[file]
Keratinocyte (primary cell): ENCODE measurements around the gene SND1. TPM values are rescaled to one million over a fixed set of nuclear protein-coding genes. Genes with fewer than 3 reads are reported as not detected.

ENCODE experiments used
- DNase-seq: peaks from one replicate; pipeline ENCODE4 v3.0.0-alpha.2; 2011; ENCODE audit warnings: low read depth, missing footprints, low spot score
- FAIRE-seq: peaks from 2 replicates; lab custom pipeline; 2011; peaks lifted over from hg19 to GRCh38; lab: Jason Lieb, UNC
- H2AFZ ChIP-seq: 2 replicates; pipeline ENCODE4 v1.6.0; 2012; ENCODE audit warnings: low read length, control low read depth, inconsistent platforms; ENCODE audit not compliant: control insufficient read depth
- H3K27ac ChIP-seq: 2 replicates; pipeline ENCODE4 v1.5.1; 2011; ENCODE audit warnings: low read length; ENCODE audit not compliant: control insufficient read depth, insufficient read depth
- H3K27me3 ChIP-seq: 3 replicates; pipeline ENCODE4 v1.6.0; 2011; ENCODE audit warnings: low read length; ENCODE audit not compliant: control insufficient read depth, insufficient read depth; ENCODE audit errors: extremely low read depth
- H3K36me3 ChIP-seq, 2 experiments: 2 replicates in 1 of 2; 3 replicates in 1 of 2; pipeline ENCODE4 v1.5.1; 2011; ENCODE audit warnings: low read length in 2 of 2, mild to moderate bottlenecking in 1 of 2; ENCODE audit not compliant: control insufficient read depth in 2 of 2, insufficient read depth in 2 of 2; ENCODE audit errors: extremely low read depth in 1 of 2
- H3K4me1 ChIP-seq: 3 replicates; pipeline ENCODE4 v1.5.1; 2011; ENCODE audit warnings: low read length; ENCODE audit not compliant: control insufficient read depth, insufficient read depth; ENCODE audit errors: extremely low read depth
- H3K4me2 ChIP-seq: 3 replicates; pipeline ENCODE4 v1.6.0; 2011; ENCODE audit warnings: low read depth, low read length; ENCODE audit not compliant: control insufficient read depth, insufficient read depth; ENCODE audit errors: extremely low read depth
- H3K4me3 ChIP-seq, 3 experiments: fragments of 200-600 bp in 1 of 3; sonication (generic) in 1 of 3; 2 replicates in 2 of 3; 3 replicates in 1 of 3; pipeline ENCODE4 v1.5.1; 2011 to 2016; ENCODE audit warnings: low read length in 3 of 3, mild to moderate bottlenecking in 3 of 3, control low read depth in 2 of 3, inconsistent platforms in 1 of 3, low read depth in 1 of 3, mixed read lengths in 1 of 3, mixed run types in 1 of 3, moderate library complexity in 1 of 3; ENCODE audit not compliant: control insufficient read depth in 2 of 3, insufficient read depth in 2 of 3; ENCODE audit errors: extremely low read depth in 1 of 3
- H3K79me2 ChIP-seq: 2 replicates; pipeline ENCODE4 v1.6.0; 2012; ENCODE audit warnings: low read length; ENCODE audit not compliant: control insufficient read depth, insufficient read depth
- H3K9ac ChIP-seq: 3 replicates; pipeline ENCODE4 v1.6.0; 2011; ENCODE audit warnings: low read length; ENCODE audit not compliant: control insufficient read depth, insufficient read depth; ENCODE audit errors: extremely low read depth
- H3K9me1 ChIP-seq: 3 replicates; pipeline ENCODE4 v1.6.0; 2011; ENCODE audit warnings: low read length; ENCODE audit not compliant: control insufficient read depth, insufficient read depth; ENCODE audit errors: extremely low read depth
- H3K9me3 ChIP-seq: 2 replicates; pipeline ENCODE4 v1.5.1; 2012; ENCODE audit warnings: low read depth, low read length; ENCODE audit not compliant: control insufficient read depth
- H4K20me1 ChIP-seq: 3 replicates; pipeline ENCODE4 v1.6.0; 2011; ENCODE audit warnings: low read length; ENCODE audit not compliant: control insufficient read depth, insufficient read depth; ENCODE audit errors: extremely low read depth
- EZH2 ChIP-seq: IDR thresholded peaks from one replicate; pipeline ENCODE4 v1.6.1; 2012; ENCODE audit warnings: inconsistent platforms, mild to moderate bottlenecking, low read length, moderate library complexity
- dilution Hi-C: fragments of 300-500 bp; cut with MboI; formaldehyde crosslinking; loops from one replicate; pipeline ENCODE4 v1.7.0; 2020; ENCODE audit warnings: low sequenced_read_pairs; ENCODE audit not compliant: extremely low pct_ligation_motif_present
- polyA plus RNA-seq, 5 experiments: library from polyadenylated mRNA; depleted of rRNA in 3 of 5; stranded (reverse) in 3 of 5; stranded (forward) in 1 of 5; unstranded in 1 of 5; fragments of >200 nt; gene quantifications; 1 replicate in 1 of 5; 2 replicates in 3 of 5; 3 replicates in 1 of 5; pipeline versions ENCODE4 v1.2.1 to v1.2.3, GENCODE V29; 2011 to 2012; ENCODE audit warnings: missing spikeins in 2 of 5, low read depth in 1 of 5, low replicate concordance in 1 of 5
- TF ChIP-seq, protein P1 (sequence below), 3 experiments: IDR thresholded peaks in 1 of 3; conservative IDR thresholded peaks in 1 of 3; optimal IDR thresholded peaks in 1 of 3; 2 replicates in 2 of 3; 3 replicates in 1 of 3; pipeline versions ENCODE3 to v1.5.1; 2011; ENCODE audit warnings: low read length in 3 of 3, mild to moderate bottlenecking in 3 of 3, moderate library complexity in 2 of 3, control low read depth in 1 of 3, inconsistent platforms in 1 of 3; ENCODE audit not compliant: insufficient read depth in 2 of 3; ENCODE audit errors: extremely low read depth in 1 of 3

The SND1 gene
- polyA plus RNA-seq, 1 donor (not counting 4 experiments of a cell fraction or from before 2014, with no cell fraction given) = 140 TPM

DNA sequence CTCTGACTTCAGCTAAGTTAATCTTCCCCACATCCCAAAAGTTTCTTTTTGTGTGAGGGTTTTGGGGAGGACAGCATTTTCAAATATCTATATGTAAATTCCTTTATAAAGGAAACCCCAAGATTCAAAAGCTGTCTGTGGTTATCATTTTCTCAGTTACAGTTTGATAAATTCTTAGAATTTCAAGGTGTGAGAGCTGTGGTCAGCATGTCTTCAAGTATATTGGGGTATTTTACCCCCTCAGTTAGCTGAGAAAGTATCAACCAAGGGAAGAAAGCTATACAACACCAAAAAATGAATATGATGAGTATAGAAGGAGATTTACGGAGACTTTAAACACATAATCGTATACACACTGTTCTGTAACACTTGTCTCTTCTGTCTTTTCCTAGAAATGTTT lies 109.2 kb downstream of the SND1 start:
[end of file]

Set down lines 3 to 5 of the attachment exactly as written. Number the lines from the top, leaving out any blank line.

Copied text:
- DNase-seq: peaks from one replicate; pipeline ENCODE4 v3.0.0-alpha.2; 2011; ENCODE audit warnings: low read depth, missing footprints, low spot score
- FAIRE-seq: peaks from 2 replicates; lab custom pipeline; 2011; peaks lifted over from hg19 to GRCh38; lab: Jason Lieb, UNC
- H2AFZ ChIP-seq: 2 replicates; pipeline ENCODE4 v1.6.0; 2012; ENCODE audit warnings: low read length, control low read depth, inconsistent platforms; ENCODE audit not compliant: control insufficient read depth